Revenues have been shrinking since the start of 2002, as the City stalled and cancelled orders for financial information and data screens. But internal problems (a bloated workforce, poor customer service and a complicated product range that was not as good as its rivals') have been fixed and Reuters has moved from being a gambler's stock to being a serious investment proposition. Buy.

MyTravel faces uncertain future

When MyTravel's £800m debt-for-shares swap was signed and sealed before Christmas, there was a temptation to cry that the UK's biggest tour operator was "back from the brink". Certainly, the threat of bankruptcy has receded, but restructuring is just the start.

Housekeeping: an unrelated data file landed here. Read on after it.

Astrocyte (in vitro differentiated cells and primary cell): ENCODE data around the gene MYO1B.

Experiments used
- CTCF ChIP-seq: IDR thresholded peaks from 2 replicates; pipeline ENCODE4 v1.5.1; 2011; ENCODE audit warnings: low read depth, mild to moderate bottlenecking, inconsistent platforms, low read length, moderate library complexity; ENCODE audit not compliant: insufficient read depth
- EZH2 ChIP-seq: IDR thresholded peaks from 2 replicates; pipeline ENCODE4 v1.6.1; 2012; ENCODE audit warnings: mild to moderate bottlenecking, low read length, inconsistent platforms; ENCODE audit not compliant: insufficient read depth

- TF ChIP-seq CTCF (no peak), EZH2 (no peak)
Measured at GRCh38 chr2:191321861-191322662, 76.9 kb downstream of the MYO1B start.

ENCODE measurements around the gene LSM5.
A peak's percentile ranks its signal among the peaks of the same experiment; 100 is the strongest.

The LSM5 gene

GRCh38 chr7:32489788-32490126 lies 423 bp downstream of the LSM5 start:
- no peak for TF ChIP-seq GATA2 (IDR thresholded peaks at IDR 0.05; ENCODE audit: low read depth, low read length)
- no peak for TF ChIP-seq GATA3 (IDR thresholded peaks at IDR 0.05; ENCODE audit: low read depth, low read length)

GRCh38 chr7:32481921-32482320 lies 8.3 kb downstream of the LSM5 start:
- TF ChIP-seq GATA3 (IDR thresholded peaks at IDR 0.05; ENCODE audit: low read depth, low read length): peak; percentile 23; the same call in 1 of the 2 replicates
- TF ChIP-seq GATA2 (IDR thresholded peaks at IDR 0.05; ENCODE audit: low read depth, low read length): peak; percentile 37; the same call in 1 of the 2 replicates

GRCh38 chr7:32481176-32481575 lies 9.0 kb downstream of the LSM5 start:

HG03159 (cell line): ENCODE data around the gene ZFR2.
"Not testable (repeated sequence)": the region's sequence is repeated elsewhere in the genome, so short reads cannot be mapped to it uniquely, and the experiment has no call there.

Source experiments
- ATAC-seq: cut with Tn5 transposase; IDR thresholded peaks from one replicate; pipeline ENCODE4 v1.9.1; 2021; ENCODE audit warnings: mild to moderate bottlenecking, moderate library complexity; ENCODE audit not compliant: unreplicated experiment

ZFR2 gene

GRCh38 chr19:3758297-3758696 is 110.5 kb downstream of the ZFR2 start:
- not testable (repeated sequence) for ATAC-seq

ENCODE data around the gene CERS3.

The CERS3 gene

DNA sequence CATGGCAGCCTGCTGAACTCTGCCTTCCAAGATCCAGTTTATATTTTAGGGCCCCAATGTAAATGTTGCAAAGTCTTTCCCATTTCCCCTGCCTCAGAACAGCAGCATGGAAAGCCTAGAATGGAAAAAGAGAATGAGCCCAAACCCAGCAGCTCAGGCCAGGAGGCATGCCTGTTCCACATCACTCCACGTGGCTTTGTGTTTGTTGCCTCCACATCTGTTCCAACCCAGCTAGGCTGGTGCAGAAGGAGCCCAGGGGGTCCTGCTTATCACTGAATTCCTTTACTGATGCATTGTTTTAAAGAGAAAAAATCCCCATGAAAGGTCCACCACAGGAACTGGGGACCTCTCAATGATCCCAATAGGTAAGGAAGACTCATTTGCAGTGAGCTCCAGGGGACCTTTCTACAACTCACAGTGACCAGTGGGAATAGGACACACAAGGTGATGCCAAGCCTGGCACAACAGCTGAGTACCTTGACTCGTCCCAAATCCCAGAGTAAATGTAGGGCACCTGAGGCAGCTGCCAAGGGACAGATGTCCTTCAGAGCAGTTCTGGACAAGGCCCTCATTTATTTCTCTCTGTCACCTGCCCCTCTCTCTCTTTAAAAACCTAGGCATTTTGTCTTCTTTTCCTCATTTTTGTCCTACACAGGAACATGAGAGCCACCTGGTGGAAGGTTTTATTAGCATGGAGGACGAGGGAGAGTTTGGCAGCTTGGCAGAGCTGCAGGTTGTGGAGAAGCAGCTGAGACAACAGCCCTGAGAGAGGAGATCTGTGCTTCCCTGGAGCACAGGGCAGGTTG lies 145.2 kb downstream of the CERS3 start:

Management has to hack its way through a thicket of costs before it can be certain of reaching a financially viable business. MyTravel could still find that it does not have the cash to pay for the vital cuts. Profits have been restored in MyTravel's Scandinavian and North American businesses, so the management is establishing its credentials. If everything goes according to the plan agreed with the creditors-turned-shareholders, the current share price could well be justified.

But UK consumer spending looks to have peaked and MyTravel could be looking to reverse losses in its core UK market just as demand turns down. The future of the package holiday itself is still being redefined by budget airlines and internet booking. Terror attacks continue to be a threat.

Though the possibility that you might be getting in at the bottom is tempting, MyTravel shares cannot, at this stage, be responsibly recommended.